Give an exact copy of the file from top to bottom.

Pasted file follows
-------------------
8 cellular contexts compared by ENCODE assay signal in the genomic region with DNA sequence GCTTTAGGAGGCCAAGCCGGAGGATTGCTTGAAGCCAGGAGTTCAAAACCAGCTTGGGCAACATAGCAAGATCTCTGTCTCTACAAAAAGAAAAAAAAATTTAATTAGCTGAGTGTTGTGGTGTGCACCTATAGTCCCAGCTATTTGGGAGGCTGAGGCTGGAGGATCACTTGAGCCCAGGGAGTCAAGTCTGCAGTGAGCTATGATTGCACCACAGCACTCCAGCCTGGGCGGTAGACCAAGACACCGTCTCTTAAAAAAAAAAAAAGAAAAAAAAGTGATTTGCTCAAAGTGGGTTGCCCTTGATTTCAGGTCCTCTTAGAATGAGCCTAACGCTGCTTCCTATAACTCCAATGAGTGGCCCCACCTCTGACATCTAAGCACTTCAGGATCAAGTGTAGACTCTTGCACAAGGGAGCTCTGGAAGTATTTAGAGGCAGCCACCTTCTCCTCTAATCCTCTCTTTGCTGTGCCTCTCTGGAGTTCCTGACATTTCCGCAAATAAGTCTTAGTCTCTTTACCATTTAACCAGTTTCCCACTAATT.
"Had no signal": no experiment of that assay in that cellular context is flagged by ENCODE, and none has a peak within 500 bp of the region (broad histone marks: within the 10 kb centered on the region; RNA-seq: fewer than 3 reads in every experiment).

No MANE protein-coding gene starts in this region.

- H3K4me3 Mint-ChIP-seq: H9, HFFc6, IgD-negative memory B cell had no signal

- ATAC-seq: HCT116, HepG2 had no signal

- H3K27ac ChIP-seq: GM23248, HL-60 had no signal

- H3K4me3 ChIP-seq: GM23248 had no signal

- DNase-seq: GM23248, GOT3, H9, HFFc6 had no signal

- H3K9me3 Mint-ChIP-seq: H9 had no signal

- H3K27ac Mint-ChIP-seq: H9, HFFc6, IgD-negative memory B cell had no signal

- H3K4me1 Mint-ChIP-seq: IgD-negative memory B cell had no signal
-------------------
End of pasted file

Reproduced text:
8 cellular contexts compared by ENCODE assay signal in the genomic region with DNA sequence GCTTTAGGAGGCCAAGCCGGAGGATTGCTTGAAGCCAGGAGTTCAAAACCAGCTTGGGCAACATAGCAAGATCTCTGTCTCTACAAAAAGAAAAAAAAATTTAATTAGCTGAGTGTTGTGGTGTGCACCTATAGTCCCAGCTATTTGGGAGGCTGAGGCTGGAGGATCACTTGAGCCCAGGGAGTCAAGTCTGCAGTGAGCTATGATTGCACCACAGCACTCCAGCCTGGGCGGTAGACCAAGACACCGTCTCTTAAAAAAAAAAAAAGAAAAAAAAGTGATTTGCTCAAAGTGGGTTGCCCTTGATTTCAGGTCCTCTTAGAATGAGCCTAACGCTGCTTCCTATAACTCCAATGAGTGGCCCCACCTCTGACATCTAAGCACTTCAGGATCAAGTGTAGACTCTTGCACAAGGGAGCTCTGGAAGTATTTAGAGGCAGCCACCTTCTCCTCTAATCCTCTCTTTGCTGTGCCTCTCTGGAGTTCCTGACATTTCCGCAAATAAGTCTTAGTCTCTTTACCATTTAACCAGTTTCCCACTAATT.
"Had no signal": no experiment of that assay in that cellular context is flagged by ENCODE, and none has a peak within 500 bp of the region (broad histone marks: within the 10 kb centered on the region; RNA-seq: fewer than 3 reads in every experiment).

No MANE protein-coding gene starts in this region.

- H3K4me3 Mint-ChIP-seq: H9, HFFc6, IgD-negative memory B cell had no signal

- ATAC-seq: HCT116, HepG2 had no signal

- H3K27ac ChIP-seq: GM23248, HL-60 had no signal

- H3K4me3 ChIP-seq: GM23248 had no signal

- DNase-seq: GM23248, GOT3, H9, HFFc6 had no signal

- H3K9me3 Mint-ChIP-seq: H9 had no signal

- H3K27ac Mint-ChIP-seq: H9, HFFc6, IgD-negative memory B cell had no signal

- H3K4me1 Mint-ChIP-seq: IgD-negative memory B cell had no signal